At present no way can the web even suggest the splendor of canvas-based art masterworks. To elucidate let me make use of Mark Harden's Artchive. First I'll vector you to one of the exhibitions at the Artchive. Click here. Now click here for the painting I've chosen from the exhibition to make my point. On the page we just opened containing Rembrandt's Portrait of the Artist at His Easel, click on zoom, then on the page that opens click either on Rembrandt's painting or the words "Image Viewer." The enlarged image before you (or for that matter the smaller version of Rembrandt's painting on the previous page), is this what Rembrandt had in mind? Scarcely. Is it what Portrait of the Artist at His Easel looks like hanging on the wall of the Louvre? Of course not; yet the problem far transcends Mark Harden's Artchive, a superb website I enjoy visiting for its highly useful biographical information on artists, as well as its fine theory and criticism pages. The problem is pervasive, consuming the entire web, where artwork scans in general possess that same washed-out, diluted look. It all comes down to derezzing as a result of compression software: i.e., sacrificing image quality for quick-loading webpages. Will the situation change in future as web compression software becomes more sophisticated? Certainly. But who knows when? Web entrepreneurs who crashed and burned in the late 1990s found out only too well how dangerous it was to overestimate the rate at which the web would evolve.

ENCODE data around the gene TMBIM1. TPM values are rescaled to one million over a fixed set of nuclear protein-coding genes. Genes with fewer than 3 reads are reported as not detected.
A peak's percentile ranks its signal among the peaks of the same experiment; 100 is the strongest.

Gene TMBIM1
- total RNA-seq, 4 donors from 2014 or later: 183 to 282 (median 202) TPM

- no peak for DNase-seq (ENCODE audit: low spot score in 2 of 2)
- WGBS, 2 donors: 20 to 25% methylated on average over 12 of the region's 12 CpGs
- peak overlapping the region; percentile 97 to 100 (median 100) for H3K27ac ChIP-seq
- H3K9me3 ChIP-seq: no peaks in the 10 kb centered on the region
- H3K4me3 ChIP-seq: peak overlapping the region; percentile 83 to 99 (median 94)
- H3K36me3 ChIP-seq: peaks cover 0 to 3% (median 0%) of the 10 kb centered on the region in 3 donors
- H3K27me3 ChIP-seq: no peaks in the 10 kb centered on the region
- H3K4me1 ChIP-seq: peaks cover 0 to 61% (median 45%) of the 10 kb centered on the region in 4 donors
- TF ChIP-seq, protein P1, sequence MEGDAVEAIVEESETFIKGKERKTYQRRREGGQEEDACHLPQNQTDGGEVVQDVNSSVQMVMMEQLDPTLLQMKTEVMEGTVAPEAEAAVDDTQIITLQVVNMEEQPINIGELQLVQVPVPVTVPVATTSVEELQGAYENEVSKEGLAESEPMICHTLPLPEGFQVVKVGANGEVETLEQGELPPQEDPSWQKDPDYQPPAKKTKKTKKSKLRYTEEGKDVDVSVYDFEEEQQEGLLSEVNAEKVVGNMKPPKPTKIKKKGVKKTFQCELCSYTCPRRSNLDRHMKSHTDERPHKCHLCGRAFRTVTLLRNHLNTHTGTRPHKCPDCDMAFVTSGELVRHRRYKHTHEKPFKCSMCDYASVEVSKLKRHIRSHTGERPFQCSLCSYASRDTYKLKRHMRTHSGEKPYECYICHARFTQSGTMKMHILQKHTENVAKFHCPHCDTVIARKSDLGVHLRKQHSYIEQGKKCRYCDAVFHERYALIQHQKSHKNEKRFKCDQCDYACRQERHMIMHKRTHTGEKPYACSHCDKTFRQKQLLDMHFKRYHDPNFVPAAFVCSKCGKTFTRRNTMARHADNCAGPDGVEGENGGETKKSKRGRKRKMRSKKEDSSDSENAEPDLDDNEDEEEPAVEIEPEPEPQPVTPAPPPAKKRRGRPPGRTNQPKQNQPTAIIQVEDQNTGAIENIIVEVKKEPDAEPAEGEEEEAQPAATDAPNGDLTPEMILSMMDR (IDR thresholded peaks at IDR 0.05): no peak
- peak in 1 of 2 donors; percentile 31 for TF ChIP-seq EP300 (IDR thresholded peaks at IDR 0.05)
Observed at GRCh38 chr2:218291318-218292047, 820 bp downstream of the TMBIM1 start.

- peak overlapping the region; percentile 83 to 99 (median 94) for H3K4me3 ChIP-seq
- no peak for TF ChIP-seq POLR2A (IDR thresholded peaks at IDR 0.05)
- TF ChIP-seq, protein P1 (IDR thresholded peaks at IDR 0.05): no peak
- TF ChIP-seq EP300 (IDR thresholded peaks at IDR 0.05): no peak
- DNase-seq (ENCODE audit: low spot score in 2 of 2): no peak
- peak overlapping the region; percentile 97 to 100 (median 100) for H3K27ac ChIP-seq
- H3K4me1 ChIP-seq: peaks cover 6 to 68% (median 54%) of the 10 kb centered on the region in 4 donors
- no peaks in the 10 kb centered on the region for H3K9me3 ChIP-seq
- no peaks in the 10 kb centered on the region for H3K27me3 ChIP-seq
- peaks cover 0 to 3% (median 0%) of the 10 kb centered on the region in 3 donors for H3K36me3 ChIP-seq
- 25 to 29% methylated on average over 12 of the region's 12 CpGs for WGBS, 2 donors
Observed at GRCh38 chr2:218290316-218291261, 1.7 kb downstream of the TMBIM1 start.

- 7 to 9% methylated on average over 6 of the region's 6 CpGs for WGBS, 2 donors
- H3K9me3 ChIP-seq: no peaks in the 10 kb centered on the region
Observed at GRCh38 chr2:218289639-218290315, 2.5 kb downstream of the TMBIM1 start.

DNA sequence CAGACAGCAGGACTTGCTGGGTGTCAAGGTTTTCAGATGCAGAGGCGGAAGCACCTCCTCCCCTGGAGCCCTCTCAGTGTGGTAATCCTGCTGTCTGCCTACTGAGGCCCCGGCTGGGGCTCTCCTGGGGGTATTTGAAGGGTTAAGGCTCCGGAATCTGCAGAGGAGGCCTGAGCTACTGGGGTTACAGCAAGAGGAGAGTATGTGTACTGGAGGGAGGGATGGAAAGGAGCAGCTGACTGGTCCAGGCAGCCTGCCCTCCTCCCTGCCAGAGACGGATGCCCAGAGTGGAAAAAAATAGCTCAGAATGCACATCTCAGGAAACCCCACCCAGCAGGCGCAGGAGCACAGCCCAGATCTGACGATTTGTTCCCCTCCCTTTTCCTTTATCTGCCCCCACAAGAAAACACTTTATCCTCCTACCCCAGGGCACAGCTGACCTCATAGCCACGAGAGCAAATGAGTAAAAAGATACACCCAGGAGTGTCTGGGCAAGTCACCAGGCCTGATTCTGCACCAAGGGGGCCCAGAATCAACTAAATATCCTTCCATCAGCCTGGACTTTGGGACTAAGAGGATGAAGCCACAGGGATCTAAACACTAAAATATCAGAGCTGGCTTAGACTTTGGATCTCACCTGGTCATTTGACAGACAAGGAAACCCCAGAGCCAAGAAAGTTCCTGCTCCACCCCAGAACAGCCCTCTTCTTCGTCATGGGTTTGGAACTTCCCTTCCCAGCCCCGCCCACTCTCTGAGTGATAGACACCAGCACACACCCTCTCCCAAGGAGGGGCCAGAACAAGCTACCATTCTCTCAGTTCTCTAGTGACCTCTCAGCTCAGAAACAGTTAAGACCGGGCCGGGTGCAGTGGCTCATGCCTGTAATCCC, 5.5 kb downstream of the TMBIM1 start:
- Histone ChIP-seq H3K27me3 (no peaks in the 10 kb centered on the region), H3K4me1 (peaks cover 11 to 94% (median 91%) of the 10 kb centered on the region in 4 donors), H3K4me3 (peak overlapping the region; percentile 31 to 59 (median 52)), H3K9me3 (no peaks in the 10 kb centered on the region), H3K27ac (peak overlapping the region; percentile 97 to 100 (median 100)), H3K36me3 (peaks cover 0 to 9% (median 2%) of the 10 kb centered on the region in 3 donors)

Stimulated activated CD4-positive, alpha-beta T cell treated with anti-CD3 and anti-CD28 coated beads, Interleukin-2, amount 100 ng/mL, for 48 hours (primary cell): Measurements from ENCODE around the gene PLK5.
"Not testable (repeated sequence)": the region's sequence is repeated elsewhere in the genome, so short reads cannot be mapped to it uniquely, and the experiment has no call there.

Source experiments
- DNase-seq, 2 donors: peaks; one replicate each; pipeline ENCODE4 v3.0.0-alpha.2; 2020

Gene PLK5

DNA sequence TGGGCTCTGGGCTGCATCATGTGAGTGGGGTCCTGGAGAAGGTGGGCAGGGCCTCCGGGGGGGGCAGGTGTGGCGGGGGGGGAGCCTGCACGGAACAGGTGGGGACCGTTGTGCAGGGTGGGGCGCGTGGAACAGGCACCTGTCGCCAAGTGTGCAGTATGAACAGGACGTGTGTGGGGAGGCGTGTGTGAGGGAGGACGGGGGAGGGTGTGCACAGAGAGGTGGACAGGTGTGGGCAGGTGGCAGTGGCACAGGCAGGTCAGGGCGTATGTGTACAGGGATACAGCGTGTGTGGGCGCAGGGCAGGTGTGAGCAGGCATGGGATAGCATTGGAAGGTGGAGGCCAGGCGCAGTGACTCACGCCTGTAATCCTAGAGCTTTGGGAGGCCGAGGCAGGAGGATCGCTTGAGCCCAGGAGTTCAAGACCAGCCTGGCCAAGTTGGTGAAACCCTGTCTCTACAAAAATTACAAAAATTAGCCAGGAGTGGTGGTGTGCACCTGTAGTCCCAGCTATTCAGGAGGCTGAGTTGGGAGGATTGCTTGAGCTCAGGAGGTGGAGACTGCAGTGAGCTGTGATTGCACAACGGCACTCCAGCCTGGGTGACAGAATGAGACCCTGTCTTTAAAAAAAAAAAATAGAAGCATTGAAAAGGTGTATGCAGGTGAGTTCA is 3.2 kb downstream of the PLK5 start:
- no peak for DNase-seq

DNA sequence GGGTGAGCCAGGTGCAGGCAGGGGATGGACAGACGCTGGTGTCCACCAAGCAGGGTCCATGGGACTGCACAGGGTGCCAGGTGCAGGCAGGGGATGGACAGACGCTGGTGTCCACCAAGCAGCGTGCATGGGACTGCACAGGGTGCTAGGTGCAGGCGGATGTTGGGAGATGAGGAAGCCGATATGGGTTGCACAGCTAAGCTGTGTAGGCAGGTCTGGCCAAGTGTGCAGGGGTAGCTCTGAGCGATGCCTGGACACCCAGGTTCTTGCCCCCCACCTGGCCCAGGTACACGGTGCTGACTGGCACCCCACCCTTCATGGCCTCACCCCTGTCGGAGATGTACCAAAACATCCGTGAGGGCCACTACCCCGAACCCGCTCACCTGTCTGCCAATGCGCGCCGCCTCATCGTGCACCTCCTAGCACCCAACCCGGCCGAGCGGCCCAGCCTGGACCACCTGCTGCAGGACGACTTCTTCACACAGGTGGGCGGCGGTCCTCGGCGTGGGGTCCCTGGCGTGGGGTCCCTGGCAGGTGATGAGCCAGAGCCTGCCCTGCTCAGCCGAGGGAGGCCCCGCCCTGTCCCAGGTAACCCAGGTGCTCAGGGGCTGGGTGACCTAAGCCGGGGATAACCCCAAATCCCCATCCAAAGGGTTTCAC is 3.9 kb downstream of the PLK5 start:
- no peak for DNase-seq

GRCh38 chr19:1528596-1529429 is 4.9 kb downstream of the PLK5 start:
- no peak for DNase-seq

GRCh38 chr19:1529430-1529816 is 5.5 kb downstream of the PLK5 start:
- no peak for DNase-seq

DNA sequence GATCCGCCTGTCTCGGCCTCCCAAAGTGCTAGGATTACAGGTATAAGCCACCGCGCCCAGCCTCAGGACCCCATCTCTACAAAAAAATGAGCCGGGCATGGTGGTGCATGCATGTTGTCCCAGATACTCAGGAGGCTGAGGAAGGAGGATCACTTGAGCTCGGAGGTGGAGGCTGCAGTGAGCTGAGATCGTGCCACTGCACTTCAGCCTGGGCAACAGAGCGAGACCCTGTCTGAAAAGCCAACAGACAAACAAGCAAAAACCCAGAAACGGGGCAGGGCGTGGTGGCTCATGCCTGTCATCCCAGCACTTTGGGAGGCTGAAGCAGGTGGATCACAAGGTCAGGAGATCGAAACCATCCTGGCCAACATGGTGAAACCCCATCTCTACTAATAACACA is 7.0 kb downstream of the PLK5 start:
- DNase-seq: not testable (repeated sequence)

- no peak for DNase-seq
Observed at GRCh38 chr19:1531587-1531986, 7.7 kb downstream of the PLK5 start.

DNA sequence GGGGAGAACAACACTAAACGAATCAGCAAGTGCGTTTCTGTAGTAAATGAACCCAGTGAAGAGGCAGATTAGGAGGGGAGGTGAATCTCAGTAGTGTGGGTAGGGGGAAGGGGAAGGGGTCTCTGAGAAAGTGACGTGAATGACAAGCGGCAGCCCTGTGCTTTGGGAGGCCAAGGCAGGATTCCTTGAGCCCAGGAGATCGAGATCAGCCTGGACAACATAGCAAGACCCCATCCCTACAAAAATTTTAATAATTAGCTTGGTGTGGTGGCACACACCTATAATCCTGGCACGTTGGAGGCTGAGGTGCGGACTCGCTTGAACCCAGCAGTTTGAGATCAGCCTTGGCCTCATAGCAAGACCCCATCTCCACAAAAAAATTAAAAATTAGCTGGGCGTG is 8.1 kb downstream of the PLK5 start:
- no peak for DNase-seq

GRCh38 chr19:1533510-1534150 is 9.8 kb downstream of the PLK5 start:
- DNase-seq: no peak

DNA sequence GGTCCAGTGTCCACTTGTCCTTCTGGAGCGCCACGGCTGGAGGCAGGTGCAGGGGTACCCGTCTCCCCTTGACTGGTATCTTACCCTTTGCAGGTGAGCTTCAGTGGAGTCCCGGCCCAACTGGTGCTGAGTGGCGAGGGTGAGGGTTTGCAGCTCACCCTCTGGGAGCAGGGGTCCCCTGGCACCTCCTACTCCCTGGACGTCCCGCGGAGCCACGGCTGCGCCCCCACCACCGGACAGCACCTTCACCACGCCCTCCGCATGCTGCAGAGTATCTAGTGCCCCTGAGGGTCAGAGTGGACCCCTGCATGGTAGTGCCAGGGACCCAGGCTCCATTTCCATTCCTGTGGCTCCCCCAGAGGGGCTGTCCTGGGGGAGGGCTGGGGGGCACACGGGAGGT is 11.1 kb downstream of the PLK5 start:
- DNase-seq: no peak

However, with artworks created specifically for the web, I do believe they must harness the web's low-rez ambience, as my animation running below attempts to do:
Sampled from the scan of Portrait of the Artist at His Easel on Mark Harden's Artchive, I call the piece Neon Rembrandt, and it is meant to illustrate just how raw a medium the web remains - visually much closer to garish neon light than subtle moonlight. The trick is to find beauty within its very starkness.
© 2004 Peter Schmideg